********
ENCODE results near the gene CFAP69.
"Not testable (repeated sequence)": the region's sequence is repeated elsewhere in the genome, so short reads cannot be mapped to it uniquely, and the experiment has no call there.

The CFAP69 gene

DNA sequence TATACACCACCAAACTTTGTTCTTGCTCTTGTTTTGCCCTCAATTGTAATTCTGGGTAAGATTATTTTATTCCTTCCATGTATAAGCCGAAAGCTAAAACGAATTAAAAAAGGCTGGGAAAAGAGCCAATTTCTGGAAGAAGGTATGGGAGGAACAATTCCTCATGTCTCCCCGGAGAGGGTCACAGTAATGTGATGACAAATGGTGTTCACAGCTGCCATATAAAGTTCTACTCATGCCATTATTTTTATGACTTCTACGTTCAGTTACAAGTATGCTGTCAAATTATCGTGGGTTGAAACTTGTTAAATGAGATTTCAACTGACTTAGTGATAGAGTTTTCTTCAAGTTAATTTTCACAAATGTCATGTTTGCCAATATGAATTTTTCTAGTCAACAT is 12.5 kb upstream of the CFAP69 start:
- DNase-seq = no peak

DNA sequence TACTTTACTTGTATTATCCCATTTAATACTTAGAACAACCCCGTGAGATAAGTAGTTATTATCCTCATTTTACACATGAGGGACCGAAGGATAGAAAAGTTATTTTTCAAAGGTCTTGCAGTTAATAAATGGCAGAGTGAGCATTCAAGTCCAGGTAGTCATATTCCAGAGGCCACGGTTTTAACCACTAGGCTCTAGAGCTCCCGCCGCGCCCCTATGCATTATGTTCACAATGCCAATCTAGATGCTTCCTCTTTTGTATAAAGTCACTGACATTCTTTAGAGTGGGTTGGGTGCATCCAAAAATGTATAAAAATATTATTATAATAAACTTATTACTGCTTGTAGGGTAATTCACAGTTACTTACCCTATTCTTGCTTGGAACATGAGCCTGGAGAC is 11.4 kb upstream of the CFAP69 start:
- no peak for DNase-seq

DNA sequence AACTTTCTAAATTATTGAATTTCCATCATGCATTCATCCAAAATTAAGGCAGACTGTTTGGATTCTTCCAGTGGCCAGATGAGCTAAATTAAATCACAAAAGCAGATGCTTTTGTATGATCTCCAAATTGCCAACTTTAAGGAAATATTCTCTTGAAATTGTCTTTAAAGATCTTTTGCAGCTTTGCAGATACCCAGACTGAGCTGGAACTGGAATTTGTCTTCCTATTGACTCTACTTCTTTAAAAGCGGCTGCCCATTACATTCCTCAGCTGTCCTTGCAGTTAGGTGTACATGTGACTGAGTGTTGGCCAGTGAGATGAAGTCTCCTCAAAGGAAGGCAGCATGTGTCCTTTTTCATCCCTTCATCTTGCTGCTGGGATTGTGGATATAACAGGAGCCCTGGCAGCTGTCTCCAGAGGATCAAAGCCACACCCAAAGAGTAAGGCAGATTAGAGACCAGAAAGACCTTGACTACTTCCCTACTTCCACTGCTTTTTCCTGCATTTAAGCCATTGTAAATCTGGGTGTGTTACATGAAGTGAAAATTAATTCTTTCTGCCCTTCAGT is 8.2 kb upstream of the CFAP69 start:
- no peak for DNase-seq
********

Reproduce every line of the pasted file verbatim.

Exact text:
ENCODE results near the gene CFAP69.
"Not testable (repeated sequence)": the region's sequence is repeated elsewhere in the genome, so short reads cannot be mapped to it uniquely, and the experiment has no call there.

The CFAP69 gene

DNA sequence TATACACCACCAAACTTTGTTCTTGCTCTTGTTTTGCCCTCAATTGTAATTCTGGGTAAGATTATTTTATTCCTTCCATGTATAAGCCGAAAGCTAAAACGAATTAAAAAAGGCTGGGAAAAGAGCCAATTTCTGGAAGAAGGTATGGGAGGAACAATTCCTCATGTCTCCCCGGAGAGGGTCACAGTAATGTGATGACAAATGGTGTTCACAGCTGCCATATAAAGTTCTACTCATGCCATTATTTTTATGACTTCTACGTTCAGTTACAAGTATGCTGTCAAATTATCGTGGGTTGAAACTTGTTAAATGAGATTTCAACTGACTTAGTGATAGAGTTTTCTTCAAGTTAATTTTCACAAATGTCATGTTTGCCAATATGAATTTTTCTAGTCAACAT is 12.5 kb upstream of the CFAP69 start:
- DNase-seq = no peak

DNA sequence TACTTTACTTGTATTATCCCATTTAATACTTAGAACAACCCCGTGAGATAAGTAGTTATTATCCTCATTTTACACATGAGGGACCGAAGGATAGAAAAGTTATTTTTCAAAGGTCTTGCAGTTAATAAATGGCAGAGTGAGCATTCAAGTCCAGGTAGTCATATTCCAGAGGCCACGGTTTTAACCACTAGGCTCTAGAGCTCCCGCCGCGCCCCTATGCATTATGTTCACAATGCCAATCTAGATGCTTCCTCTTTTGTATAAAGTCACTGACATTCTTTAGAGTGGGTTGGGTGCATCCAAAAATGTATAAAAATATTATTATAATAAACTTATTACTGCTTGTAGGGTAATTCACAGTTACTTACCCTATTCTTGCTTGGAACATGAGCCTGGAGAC is 11.4 kb upstream of the CFAP69 start:
- no peak for DNase-seq

DNA sequence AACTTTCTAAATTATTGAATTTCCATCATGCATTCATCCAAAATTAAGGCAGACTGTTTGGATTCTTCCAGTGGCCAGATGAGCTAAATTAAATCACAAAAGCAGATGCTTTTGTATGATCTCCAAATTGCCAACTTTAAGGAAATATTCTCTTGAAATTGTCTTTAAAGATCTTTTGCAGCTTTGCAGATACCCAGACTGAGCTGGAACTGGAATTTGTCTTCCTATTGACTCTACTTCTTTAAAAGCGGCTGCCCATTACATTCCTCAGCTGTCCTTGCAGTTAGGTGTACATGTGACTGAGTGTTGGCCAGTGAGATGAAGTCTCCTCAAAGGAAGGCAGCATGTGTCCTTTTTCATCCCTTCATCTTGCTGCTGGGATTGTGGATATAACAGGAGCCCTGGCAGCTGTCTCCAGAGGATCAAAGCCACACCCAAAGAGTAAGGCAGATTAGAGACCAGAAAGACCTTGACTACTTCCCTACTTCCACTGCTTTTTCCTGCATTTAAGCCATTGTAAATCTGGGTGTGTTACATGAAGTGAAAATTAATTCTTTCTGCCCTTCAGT is 8.2 kb upstream of the CFAP69 start:
- no peak for DNase-seq